THE “misery index” I wrote about last Monday is a rough economic measure of the well-being, or rather its obverse, of a country. Its usefulness is that it provides some solid basis — a quantifiable one — for assessing where we are as a nation under a current administration. The index is simply the sum of the inflation rate and unemployment rate for a particular period.
High prices drive up a person’s misery; joblessness reflects the citizens’ misery.
As I reported in detail in last Monday’s column, the 11.9 average of our misery indices in the year to June 2023 is the third-highest in the current decade, after the 19.5 index in 1998 during the 1997-1998 Asian financial crisis, and the 12 in 2008 during the global financial crisis.
The high misery index under Ferdinand Marcos, Jr. has been due mainly to the rise in our inflation rates, which in turn is due to the drastic increases in food costs such as those for rice, sugar and certain vegetables. The big questions are whether Marcos has realized this fact as well as the reality that he cannot be president and agriculture secretary at the same time.
But how do we compare with our neighbors as well as with the two superpowers, the US and China? As shown in the accompanying table, our 6.2 seven-year misery index is second in Southeast Asia to Indonesia, which has an average misery index of 6.9 in the same period.
It is a source of some consolation though, that we are less miserable than the two richest and most powerful global superpowers, the US (7.9 index) and China (6.9). That’s perhaps another statement to that arguable aphorism — at least for countries — that wealth doesn’t necessarily mean happiness.
On the other hand, the data bolsters the claim that in terms of people’s well-being, the socialist system is superior: It took China just five decades and for Vietnam about three to achieve those low misery indices. It took the US about two centuries, and by exploiting the Third World, to generate that well-being for its people.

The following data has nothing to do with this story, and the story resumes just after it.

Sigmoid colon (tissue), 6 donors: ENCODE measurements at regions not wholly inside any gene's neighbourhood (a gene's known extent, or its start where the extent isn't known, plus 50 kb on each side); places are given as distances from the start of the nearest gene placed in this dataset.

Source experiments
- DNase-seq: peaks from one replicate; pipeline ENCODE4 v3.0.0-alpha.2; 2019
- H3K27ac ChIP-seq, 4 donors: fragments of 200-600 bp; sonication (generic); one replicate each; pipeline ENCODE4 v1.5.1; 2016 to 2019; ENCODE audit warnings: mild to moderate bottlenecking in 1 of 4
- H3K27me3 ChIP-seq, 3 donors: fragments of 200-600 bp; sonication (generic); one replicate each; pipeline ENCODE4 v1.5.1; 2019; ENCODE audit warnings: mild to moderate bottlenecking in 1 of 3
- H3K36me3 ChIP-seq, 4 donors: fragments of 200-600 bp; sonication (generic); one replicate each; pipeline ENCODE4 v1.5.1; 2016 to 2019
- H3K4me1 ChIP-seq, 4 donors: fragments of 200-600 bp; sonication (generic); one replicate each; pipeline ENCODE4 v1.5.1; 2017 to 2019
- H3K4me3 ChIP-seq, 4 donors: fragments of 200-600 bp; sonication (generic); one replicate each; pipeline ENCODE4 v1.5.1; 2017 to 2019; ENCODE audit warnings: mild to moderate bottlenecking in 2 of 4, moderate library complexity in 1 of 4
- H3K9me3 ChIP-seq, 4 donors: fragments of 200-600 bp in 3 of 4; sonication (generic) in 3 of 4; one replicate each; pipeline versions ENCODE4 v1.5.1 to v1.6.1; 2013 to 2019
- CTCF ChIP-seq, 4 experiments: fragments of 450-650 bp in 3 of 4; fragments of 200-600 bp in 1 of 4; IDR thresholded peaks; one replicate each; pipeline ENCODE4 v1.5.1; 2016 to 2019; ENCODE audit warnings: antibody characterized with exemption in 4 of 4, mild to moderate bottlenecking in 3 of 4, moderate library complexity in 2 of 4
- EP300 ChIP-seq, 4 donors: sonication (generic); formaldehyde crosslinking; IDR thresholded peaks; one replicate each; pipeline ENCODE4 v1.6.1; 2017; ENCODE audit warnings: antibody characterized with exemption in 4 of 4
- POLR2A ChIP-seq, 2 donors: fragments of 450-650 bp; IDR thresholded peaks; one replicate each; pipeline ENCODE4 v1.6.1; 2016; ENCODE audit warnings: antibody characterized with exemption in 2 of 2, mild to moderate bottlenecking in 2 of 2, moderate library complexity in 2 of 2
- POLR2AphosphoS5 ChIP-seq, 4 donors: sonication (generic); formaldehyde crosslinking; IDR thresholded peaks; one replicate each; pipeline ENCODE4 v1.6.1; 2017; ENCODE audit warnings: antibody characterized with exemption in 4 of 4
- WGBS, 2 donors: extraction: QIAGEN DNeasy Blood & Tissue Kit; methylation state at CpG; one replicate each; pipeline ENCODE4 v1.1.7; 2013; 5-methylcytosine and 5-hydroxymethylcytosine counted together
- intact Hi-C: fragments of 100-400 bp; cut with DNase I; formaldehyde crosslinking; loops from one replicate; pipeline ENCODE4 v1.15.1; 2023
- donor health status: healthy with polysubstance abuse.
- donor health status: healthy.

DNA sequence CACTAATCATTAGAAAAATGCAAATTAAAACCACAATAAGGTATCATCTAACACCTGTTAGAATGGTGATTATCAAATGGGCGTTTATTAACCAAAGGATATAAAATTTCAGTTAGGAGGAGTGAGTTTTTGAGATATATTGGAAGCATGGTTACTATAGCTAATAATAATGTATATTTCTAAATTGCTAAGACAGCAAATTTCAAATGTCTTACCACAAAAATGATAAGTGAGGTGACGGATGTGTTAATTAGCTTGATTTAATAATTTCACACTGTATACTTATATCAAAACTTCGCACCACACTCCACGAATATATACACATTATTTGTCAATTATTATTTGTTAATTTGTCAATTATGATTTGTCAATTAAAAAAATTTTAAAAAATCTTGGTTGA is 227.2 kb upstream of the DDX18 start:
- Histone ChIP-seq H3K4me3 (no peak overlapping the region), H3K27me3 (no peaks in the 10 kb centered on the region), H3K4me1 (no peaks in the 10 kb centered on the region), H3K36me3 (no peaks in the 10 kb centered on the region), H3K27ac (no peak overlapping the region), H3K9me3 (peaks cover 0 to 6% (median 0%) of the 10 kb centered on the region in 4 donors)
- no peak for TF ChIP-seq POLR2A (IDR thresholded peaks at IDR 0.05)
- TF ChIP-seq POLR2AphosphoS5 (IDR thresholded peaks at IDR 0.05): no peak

Thailand’s extremely low misery index is due to a large extent to its remarkably low inflation rates — which averaged less than 1 percent annually in this decade. Our economists should find out what Thailand has been doing right to keep inflation rates low.
One thing I’m sure of is that Thailand’s government interventions — anathema to most of our economists with the American free-market neoliberal ideology — have kept fuel and electricity costs low, which are key components of inflation, way below those of the Philippines. For instance, electricity in Thailand costs P797 per 100 kilowatt hours for residences, compared to the Philippines’ P986. Diesel per liter in Thailand is P50 as against our P56.
I have also computed the misery indices since 1986 for our country, and the results would be a surprise and disappointing to our elite. The least miserable regime was that of President Rodrigo Duterte, during whose administration the misery index average was 5.6.
The misery indices were highest during Corazon Aquino’s regime, at 19, and her successor Fidel Ramos’, at 16.9. More often than not, elite-created views are so different from
CORRECTION: In last Monday’s column, the fifth paragraph should have read: “Marcos’ index is the third-highest in 25 years. The most miserable year in that period, going by the misery index, was during President Estrada’s term in 1998 when the index was a high 19.5, way above Marcos’ 11.9.
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